Films of influence

Published May 11, 2009 by Spike

ratcatcher

There were a handful of films that we watched when we were deciding on the tone for WTWTA. I’d like to post them on occasion.

With Ratcatcher it just feels like you are with this little boy. You are in his world. The tone is a little more extreme than what we were doing but I definitely wanted to get to that feeling of being with him, in his world.

Have a look

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9 comments so far

  1. Martin says:

    Not that I wasn’t confidant before, but seeing this really solidifies my belief that your film is going to be great. Ratcatcher is such a superb example of the absolute fear and possibility that childhood can provide. Obviously a different context/medium, but reminds me of what Gary Trudeau said about Calvin and Hobbes:

    “Chalk it up to either indolence or defective recall but most people who write comic dialogue for kids demonstrate little feel for – or faith in – the original source material, that is, childhood, in all its unfettered and winsome glory. It is in this respect that Bill Watterson has proved as unusual as his feckless creations, Calvin and Hobbes. Watterson is the reporter who’s gotten it right; childhood as it actually is, with its constantly shifting frames of reference. Anyone who’s done time with a small child knows that reality can be highly situational.” [from his intro to the first collection]

    I think that Ratcatcher, Where the Wild Things Are, Butcher Boy, parts of His Dark Materials, Langley School Music Project, the beginning of Portrait of an Artist as a Young Man, Fat Girl and precious few other works have really accomplished this accurate reportage. I hope so much I can soon add your film to this tooshort list!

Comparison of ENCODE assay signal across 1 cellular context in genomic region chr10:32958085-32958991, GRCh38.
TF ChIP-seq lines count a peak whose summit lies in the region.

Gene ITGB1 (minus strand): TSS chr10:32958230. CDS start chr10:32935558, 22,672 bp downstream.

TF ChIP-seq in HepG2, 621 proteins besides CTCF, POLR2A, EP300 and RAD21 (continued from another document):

2. sean murphy says:

    The look on his face, the peering through the door, laying on his back in the field. When you watch it and you can feel it on your back, or the warmth and glow coming through the window you really can feel like you are right there. I thought Ratcatcher was rough, excited to see how this will relate to WTWA.

  3. chepesent says:

    Haven’t seen Ratcatcher, will look it up for sure. I really liked how the crescendo of the music moves in. That shot of the boy sitting on the window frame…great photography.

  4. Alex Deaton says:

    This is one of my favorite films of all time. I can see how Max relates to James’ character in many ways. Thrilled to see this was an influence.

  5. Nictate says:

    Ratcatcher is a beautiful, haunting film. An amazing choice for inspiration.

    The cool things swirling about this blog make me feel like a crow on aluminum recycling day. Sweet!

  6. jana says:

    This looks fantastic. I have just seen “It’s not me, I swear,” from Philippe Falardeau at the San Francisco film festival, which has very similiar themes. It’s a very dark comedy, a bittersweet and endearing portrait of abandoment, wonder, and the worlds that exist so intensely for young children. I swear I could have stayed in Leon’s world forever.

  7. Jesse says:

    Not for nothing, Spike, but shouldn’t the acronym of Where the Wild Things Are be ‘WTWTA’ or ‘WWTA’? I keep seeing ‘WTWA’ here on the blog and wonder “where’d the ‘Things’ go?”

    Also, I just watched the Weezer ‘Buddy Holly’ video earlier today and remembered how much you RULE. Thanks for putting up this blog for us to see the clockworks behind the movie production.

  8. I remember going to see this when it came out not knowing what to expect and it is one of those that really stays with you over time. I recently bought this dvd of european shorts not realizing she was one of the directors to have a short of on it, it is an awesome short everyone should see.
    http://www.netflix.com/Movie/Cinema_16_European_Short_Films/70006790?trkid=222336&lnkctr=srchrd-sr&strkid=641476156_0_0&personid=20016632

  9. mARY says:

    The best bathtub scene ever. The mouse floating away on the balloon. The bus to the country. The hole in the parent’s sock. What a incredible and deeply beautiful collection of images. Hells to the yes on taking inspirations from this epicly special film.

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